System Verilog Encapsulation





Data Hiding and Encapsulation

As for above codes and their outputs data inherited from the parent were visible to the world outside. One object can access others data. Even the super command gave all the permissions to access the codes. Yes that sounds like a science fiction movie where super keyword can access J.A.R.V.I.S database but J.A.R.V.I.S has to smart enough to determine which data has to be protected and must remain only within the object who have the permission. This makes the programmers to dive into a security mechanism to hide the data from other class member. This is what we call encapsulation.

System Verilog has all its class members in default as public. It can be made private by declaring it as either local or protected. A local variable cannot be inherited by its subclass members. It’s not visible within the subclass and remains inside the parent class so accessing it outside parent class would result in an error whereas a protected keyword can be inherited but it cannot be access from outside of the subclass.

An example will make this more clear
class Parent; //Parent Class
  integer x;
  local integer y = 16;
  function int over(int a,int b);
    this.x = a*b;
    $display("Result %d",x);
  endfunction:over
endclass:Parent

module mainishere;
  initial begin
  Parent p = new;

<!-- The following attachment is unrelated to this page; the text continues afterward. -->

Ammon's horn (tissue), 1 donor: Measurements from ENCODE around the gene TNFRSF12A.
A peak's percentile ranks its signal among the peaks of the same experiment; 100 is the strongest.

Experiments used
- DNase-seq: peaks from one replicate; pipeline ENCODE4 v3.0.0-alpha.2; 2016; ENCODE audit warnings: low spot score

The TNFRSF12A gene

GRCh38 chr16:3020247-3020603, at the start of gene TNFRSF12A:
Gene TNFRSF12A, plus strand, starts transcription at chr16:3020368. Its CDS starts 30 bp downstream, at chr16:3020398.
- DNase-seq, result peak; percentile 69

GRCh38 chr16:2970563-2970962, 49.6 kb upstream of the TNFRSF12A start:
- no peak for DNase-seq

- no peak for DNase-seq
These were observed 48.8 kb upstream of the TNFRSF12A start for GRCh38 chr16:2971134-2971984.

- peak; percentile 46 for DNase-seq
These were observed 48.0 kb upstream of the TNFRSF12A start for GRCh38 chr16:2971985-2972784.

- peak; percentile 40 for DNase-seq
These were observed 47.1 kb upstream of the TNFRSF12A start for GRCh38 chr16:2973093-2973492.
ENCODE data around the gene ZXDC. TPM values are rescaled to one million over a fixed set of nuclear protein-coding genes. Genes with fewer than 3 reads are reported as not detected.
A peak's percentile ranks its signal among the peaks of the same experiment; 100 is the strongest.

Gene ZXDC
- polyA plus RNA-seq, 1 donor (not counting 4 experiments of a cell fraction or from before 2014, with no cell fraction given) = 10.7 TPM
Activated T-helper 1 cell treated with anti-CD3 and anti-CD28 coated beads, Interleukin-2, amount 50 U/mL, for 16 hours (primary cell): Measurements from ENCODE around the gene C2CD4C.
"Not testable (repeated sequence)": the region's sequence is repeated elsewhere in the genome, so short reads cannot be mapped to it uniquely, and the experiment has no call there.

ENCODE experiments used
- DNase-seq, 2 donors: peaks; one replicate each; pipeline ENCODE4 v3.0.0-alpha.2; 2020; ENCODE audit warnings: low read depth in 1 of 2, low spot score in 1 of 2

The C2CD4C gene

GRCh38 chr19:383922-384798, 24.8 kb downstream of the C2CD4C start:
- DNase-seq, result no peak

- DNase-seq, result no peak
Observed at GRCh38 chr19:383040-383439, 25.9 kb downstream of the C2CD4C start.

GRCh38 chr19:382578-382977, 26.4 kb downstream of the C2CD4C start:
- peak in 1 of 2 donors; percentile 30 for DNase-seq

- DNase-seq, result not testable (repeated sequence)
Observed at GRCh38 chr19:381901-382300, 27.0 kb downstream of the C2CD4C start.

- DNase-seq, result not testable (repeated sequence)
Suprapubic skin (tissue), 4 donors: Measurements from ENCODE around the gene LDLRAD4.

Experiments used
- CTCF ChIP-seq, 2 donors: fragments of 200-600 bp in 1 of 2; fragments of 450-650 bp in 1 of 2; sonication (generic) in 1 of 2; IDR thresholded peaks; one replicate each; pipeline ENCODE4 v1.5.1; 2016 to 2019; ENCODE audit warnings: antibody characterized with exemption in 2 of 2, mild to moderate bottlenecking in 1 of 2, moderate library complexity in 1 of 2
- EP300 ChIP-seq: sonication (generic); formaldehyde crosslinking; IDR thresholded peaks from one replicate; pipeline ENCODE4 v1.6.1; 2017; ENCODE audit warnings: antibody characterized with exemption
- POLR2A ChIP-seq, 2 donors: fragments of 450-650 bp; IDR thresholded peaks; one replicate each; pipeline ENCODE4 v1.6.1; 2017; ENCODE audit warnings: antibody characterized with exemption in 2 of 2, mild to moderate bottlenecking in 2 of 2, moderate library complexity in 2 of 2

Parent q = new;
  p.over(12,q.y);
  end
endmodule

An error would pop up regarding Access to local member 'y' from outside a class context is illegal. Since the member y is local thus it cannot be accessed hence this is the true form of encapsulation.
Another example with the use of protected keyword.

class Parent; //Parent Class
  integer x;
  protected integer y = 16;
endclass:Parent

class Ben extends Parent;
  task show;
  $display(super.y);
endtask:show
endclass:Ben

module mainishere;
  initial begin
  Ben B = new;
  B.show();
  end
endmodule

Setting the member “y” Protected will enable the super keyword to access it and output would render 16. Setting it to local will deny the access. Protected members are accessible in the extended class but not outside of the class.

This Keyword

When a class member and task member have same reference then this keyword is used for assigning value. This keyword always points to the predefined class member and not to the called member.

For example

class Parent; //Parent Class
  integer x;
  task thiskeyword(int x);
     this.x = x;
  endtask
endclass:Parent

This.x = x is the syntax here. The LHS points to the class member x of the  2nd line and the RHS points to the task member.
The predefined class member can be of local, protected or static type. The called member cannot be static here. An error would be thrown in the former case pretty similar to this






  

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